Surfaces and Strategies – PhotoMonth 2017 – We Also Dance
We arrived at the Museum of Photography in Krakow in good time for the curator guided tour of the exhibition. I was first to arrive and had chance to exchange pleasantries with Gordon MacDonald, taking the opportunity to capture a portrait (figure 1) of him in front of the information board.
When the tour started, MacDonald explained that he can’t dance! He described himself as a watcher rather than a dancer. He said that he has a real interest in watching and thinking abstractly about dance. He then went onto explain that despite the title, the exhibition was not really about dance, but about personal self-expression.
Figure 1: Sutherst. 2017
Some of the work on display described dance as a route to resistance or a route to social change, a way to climb out of your social status and position into another. Dance can be seen as an aspirational step ladder.
The exhibition includes Northern Soul Dancing and ballet dancing in the north east of England, amongst others. Some of the photographers presented challenging and thought provoking, complex images.
Figure 2: Sutherst. 2017
MacDonald talked about how he met the photographer Morten Nilsson by chance. Whilst in Houston, Nilsson slipped his portfolio under a toilet door to MacDonald. It was an unplanned serendipitous meeting that Nilsson capitalised on. As MacDonald said, artwork quality and chance are the routes to success.
The stare in Nilsson’s images is intense. It comes through the camera lens and out the other side to the viewer. You are drawn in. The male figures have both a fierce and effeminate quality to them.
Figure 3: Sutherst. 2017
One of the video displays by Vojtěch Veškrna, shows a ‘dance’ that is actually showing how a pilot practises a stunt display. They practice the manoeuvres on the ground as shown in the videos below.
Video 1: Veškrna. My Air Force. 2015
Figure 4 shows stills of video clips that were running showing women dancing superimposed onto other images. Zarina Muhammad’s work ‘Cargo Collective’ was extremely odd to me and I really did not understand the message or inspiration behind the work.
Figure 4: Sutherst.2017
Video 2: Muhammad. Untitled 13. 2016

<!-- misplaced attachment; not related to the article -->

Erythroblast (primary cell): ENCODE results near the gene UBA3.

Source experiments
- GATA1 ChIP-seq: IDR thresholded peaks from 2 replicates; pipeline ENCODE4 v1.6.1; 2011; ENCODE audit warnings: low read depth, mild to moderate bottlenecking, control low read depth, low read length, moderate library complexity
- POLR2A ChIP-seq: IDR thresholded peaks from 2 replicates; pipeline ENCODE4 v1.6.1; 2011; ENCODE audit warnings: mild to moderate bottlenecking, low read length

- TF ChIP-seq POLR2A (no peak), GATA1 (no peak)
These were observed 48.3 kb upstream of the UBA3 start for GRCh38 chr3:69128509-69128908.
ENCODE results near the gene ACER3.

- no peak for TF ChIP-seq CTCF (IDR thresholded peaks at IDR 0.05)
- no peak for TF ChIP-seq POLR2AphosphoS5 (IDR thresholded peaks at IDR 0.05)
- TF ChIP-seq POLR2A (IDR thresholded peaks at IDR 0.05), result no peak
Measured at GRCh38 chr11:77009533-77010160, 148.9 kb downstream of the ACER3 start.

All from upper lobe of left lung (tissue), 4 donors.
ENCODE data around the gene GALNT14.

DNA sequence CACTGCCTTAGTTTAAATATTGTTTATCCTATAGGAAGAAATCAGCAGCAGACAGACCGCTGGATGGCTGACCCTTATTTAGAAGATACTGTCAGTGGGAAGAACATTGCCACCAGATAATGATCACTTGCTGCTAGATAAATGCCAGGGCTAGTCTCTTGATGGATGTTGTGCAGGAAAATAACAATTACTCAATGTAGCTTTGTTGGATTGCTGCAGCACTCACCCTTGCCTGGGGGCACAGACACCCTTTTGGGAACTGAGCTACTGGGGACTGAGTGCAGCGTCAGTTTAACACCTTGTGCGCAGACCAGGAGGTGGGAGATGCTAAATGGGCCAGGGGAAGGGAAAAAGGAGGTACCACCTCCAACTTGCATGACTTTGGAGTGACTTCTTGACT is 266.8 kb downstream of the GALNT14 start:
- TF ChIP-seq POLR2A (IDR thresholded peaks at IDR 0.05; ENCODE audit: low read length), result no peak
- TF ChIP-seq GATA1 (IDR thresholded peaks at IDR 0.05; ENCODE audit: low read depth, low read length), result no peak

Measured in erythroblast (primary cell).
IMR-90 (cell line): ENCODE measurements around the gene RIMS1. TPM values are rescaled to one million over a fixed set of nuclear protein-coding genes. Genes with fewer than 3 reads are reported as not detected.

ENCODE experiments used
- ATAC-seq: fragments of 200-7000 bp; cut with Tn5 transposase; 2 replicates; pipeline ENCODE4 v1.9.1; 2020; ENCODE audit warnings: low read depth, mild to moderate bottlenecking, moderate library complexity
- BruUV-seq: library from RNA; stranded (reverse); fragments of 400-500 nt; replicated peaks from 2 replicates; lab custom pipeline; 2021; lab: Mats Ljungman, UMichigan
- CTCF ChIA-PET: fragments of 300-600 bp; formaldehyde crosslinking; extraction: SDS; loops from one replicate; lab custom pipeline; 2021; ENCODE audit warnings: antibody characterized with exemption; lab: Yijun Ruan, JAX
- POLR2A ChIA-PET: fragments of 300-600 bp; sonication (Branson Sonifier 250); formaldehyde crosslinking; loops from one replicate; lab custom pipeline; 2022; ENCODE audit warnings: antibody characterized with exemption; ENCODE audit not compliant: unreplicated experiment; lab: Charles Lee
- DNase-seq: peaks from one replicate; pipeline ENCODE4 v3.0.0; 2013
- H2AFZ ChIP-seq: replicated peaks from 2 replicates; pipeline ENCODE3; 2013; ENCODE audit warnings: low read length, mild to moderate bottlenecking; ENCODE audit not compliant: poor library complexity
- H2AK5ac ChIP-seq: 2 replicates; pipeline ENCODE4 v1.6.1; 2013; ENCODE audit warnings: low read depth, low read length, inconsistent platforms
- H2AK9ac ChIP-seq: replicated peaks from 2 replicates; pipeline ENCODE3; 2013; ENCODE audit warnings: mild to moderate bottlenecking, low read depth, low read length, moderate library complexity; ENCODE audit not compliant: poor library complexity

Video 3: Muhammad. 👸🏾🍍. 2015
In figure 5, Denis Darzacq depicts a ‘Falling Man’. This was taken in a poor part of France and used street dancers to stage images. The narrative is about the feeling in that part of Paris. these dancers feel like they are falling and crashing to the ground. They feel let down by society. The images in Daracq’s work are staged and not manipulated in Photoshop, which makes them really powerful social messages.
Figure 5: Sutherst. 2017
Figure 6 shows another video display. This time, Gillian Wearing’s ‘Dancing in Peckham’ was quite uncomfortable for me to view. It made me, as the viewer, experience discomfort watching her dance in public. It was obvious to me that Wearing is intensely self-conscious and shy in the video, yet she keeps dancing. The work is powerful in the emotions it made me experience. (Video 4 below shows the exhibit)
Figure 6: Sutherst. 2017
Video 4: Wearing. Dancing in Peckham. 2014
Figure 7 shows yet more uncomfortable viewing. Stéphane Degoutin and Gwenola Wagon’s ‘Dance Party in Iraq’ appeared quite sinister in nature. The video installations show videos that the artists have collected and found from many sources of American marines dancing on the battlefield, in Iraq or Afghanistan. These are not the images we are normally presented with from war zones. We see joy and other emotions that we don’t associate with war.
To me, I saw the colonial impact of an American empire that was almost taunting the nations they are in with ‘we have your land, now you can have our culture’. There was no music to accompany the video clips. This removed any kind of logic from the dancing and made me concentrate on the act of the dance. I think this lack of music really emphasised to me the sinister undertones in the installation.
Figure 7: Sutherst. 2017
There was other work on display in the exhibition, which visually challenged and stimulated everyone who attended the tour.
Today, we are obsessed with controlling all aspects of our lives. we have become much more remote from each other than in previous times. Dance allows us to be free with our own bodies and to move freely and without restraint with the bodies of others. We let others into our personal space, something we as a society have been pulling away from in recent times. The experience is universal. No language is needed.
Video 1: MAF. 2017. Vimeo [online]. Available at: https://vimeo.com/119052203 [accessed 28 May 2017].
Video 2: Untitled 13. 2017. YouTube [online]. Available at: https://www.youtube.com/watch?v=xMPLhc3IB0Y [accessed 28 May 2017].
Video 3: 👸🏾🍍. 2017. Vimeo [online]. Available at: https://vimeo.com/132568669 [accessed 28 May 2017].
Video 4: GILLIAN WEARING – Dancing in Peckham. 2017. YouTube [online]. Available at: https://www.youtube.com/watch?v=lQqZj7DhRzQ [accessed 28 May 2017].